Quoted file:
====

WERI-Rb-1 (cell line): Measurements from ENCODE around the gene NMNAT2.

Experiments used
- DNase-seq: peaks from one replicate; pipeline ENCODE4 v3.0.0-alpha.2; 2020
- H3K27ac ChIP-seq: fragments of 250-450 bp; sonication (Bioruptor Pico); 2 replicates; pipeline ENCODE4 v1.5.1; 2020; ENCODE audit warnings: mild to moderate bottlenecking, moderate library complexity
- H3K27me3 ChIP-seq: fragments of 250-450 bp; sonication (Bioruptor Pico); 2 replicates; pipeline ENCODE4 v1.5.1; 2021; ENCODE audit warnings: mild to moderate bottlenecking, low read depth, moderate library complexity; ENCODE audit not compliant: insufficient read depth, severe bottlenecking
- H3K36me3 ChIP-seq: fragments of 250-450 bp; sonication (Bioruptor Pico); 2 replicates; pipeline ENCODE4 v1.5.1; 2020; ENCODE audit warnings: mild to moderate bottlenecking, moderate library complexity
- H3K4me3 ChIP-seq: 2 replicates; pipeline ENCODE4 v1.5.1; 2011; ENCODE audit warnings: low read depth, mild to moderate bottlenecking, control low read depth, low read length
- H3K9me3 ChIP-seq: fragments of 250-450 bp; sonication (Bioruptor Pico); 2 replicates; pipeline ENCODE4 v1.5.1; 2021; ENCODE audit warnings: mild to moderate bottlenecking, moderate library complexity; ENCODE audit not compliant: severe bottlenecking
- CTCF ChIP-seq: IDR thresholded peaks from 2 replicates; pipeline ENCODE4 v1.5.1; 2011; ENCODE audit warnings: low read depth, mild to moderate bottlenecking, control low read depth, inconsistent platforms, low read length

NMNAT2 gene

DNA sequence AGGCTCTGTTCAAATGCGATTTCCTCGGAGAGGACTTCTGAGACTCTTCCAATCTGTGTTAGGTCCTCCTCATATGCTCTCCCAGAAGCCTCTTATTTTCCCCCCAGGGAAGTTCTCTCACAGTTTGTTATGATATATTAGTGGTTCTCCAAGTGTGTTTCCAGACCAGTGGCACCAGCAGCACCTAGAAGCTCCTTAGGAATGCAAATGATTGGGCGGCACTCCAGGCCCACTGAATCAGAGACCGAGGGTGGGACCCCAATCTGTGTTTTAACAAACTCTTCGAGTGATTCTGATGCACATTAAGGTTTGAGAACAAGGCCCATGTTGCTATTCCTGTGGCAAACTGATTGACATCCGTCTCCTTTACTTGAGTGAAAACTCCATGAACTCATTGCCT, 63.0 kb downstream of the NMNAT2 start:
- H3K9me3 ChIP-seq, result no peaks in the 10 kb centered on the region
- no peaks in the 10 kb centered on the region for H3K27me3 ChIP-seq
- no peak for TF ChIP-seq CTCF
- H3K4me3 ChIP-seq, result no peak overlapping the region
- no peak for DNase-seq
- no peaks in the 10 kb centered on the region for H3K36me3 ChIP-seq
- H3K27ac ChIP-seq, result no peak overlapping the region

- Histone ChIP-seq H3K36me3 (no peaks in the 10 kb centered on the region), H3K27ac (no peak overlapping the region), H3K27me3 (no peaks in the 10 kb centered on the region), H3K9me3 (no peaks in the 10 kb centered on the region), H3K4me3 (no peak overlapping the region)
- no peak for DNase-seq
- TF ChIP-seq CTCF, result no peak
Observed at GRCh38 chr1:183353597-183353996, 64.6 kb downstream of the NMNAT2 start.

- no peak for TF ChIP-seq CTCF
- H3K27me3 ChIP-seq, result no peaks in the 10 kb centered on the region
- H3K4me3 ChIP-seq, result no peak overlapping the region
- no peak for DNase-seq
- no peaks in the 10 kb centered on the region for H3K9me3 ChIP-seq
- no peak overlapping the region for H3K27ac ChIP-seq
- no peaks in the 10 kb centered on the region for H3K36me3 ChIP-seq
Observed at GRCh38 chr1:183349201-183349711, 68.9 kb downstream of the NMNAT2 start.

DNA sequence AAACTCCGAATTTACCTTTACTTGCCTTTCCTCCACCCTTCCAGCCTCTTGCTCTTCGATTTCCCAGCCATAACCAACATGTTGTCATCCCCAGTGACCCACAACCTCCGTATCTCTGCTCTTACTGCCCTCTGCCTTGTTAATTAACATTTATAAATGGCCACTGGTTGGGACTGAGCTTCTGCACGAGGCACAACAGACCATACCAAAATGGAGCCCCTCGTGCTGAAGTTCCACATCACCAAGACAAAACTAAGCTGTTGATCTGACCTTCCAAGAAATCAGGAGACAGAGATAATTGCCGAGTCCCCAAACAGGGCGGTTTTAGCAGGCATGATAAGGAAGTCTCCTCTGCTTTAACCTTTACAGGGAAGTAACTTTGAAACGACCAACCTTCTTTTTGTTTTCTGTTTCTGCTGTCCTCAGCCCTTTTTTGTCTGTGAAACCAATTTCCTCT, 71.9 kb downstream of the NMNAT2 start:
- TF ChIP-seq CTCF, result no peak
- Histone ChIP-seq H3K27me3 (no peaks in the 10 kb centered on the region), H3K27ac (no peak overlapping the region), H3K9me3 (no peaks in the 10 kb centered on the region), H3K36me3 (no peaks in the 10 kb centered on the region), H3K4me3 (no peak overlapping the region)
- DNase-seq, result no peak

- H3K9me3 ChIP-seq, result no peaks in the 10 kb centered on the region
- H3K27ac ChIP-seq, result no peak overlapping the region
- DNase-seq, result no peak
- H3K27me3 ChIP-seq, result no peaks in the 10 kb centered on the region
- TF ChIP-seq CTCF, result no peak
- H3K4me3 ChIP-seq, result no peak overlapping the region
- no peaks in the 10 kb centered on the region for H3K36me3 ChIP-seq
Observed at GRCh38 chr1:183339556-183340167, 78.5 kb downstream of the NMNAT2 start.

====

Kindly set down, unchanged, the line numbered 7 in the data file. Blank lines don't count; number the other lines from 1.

- H3K4me3 ChIP-seq: 2 replicates; pipeline ENCODE4 v1.5.1; 2011; ENCODE audit warnings: low read depth, mild to moderate bottlenecking, control low read depth, low read length